Close by is Mattancherry Palace where the murals form the highlight of the palace. It was built by the Portuguese as a present to King Veera Kerala Verma of Kochi Dynasty. It came to be known as the Dutch Palace as it underwent major repairs at the hands of the Dutch. Adjacent to the palace lies the Dutch Palace Pond. With beautiful palm trees around it and blue-tailed bee-eater visiting in large numbers to this little pond, it was a pleasant pond to spend some time at.
Head back to Fort Kochi in order to catch the classical Kathakali performance at Kerala Kathakali Centre. For us, a real treat is the application of the makeup by the dancers an hour before the show starts. So, remember to be there an hour before!
Day 3: From Kochi to Munnar, the hill station of Kerala
Munnar is a world away from the rest of Kerala. While most part of Kerala beneath an eternal tropical summer, the uplands bask in a perpetual European spring, turning to a crisp autumnal chill at higher elevations. It is the place where tangled green mountains rise from every quarter, their lower slopes swathed in millions of verdant tea bushes.
My suggested Day 3 is the light one and it is going to take at least half of your day, so it might be a good idea to split it in two if you can add a day. That way, you would get more time at each of the places as well as some extra time in case of any problem. This applicable to the subsequent places that we visited in Kerala. If you follow our footsteps, make sure to leave each place for the next destination very early in the morning.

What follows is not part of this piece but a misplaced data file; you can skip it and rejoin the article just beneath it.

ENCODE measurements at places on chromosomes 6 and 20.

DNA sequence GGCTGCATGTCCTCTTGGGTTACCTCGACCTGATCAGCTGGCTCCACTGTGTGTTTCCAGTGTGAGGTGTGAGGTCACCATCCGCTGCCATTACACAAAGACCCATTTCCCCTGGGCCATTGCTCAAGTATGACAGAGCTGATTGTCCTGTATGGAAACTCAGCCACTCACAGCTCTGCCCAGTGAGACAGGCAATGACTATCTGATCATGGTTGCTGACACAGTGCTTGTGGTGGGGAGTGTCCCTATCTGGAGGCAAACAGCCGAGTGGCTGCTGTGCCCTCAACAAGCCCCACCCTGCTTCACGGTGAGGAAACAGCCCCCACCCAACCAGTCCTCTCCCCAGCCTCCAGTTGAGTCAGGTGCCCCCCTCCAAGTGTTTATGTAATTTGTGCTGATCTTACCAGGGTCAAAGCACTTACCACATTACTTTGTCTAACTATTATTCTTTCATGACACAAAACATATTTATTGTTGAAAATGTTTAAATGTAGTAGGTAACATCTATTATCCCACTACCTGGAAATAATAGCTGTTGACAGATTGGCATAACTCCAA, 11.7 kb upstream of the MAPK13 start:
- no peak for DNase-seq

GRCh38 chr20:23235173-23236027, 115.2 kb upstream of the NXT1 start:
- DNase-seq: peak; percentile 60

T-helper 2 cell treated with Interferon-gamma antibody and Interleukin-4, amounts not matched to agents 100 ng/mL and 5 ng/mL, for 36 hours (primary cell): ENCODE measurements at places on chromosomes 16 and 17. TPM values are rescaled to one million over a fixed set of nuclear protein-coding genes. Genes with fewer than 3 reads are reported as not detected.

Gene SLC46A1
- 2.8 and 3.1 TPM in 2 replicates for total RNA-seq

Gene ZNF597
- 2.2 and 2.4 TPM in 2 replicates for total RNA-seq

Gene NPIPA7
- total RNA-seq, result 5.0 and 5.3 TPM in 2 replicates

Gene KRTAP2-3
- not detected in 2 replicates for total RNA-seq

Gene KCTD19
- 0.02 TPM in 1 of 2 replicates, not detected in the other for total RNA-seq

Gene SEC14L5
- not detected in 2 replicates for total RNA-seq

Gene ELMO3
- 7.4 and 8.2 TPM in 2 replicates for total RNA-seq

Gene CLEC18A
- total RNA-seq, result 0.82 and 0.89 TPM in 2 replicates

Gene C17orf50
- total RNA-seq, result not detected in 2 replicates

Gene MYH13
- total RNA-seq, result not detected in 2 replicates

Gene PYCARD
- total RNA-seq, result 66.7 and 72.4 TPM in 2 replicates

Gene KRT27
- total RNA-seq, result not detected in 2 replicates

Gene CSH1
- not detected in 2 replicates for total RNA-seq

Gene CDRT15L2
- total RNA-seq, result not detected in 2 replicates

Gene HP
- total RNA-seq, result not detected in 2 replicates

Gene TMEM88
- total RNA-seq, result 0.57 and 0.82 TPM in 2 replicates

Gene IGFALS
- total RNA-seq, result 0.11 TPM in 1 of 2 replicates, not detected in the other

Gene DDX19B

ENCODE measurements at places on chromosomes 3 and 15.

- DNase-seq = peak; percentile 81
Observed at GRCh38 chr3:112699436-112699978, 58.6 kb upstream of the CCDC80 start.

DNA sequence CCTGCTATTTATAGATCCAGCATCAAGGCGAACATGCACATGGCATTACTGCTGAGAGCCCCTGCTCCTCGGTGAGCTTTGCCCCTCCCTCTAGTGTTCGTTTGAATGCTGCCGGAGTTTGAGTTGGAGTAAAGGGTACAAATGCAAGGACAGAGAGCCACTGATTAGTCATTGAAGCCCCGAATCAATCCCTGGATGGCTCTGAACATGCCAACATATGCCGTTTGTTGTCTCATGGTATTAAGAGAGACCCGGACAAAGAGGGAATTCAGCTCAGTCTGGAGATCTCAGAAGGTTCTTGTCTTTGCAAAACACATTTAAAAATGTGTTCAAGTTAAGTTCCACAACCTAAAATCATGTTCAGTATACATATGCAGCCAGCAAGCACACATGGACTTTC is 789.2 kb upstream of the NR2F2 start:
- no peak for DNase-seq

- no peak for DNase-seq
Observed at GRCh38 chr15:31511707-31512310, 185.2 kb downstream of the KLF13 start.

We took Uber Go Intercity from Kochi to Munnar in hoping to shorten the journey. It cost us less than INR 2700 for a total of 125 km journey from Kochi to our hotel in Munnar called Tea Harvester. Staying in Tea Harvester is a unique experience by itself. We were aware with the fact that it is quite a distance from Munnar Town, but all we wanted was seclusion amidst the tea plantation from the busy town. We spent a half day of doing nothing while sipping our hot cups of masala tea upon arrival.
Day 4: Exploring Munnar in a day
Another busy day of exploring. We highly recommend hiring a private driver for a full day, you will have convenient rides anywhere you want to go for you and your party. With this, you have nothing to fuss about, just plan your itinerary and set off for a day of adventure.
Make sure to plan your itinerary in accordance of the direction to the furthest destination that you want to go.
We started our journey towards the direction to Top Station with Mattupetty Dam as the first stop. It is a storage concrete gravity dam built in the mountains of Kerala to conserve water for hydroelectricity, the location has a beautiful scenery.
A conveniently situated rest house at Echo Point, halfway between Mattupetty Dam and Top Station, makes a good stop. This picturesque spot earns its name because of the natural echo that one can hear resonating from the surrounding mountains.